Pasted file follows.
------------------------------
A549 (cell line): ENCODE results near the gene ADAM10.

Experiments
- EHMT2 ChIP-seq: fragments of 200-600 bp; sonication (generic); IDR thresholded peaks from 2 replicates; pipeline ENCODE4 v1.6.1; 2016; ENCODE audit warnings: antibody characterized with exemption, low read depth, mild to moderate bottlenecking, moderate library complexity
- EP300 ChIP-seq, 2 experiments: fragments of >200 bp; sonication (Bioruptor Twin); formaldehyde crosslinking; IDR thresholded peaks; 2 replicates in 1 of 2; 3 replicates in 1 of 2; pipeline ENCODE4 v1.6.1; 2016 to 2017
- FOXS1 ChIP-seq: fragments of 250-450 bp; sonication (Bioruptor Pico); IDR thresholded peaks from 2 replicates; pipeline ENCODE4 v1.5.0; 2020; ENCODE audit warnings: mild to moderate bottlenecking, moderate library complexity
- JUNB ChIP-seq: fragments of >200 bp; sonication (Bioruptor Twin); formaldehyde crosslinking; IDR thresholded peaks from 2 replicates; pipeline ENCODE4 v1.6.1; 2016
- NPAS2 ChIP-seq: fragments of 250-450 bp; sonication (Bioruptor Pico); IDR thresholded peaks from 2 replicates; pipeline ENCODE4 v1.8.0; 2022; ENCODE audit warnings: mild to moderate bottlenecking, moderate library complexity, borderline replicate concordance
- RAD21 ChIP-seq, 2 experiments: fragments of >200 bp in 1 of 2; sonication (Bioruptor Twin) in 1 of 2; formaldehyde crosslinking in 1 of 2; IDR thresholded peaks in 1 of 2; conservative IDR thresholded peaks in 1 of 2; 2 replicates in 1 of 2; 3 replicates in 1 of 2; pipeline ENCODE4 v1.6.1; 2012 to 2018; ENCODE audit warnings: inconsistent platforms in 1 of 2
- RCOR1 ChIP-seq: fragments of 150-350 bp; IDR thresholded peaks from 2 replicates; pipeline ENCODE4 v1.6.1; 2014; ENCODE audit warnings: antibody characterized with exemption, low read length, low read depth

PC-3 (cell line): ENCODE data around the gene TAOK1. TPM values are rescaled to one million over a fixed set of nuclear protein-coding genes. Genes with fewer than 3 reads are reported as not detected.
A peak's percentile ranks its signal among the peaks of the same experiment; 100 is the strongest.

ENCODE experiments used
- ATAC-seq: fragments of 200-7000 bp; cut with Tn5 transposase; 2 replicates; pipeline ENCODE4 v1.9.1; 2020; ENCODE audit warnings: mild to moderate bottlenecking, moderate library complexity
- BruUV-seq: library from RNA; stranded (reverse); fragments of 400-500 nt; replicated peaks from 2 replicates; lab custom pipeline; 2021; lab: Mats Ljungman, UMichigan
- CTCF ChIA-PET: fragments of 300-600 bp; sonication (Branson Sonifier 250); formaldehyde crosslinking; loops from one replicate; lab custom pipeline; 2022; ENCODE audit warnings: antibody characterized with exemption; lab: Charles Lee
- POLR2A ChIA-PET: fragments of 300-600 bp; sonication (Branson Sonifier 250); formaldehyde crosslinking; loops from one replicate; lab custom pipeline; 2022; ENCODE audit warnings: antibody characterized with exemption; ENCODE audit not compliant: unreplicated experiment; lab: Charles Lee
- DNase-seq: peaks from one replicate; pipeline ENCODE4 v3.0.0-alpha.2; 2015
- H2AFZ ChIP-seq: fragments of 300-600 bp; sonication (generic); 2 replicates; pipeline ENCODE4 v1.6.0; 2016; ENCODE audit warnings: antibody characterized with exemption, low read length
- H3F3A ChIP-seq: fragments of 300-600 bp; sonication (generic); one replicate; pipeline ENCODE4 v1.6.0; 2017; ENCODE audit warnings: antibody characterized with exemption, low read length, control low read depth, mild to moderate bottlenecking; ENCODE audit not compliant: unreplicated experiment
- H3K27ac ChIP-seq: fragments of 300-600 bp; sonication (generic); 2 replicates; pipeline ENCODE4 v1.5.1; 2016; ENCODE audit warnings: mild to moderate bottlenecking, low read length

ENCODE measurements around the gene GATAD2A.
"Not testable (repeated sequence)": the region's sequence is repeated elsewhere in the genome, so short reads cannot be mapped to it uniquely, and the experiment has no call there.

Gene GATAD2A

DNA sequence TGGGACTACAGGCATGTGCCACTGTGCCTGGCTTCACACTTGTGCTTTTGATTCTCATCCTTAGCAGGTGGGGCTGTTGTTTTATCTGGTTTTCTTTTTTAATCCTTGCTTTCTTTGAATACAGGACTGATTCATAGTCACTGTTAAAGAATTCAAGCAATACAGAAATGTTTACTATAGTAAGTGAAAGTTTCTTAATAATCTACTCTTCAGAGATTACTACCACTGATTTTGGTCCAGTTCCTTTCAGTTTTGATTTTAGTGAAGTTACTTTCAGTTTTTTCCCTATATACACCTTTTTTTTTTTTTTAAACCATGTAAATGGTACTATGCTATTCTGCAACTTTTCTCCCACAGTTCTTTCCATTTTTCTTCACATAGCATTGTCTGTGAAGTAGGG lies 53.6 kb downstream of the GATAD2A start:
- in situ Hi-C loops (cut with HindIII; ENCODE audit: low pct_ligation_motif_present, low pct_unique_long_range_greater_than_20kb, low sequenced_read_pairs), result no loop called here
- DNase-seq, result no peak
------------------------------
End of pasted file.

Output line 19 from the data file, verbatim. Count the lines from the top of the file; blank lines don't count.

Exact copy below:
- H3F3A ChIP-seq: fragments of 300-600 bp; sonication (generic); one replicate; pipeline ENCODE4 v1.6.0; 2017; ENCODE audit warnings: antibody characterized with exemption, low read length, control low read depth, mild to moderate bottlenecking; ENCODE audit not compliant: unreplicated experiment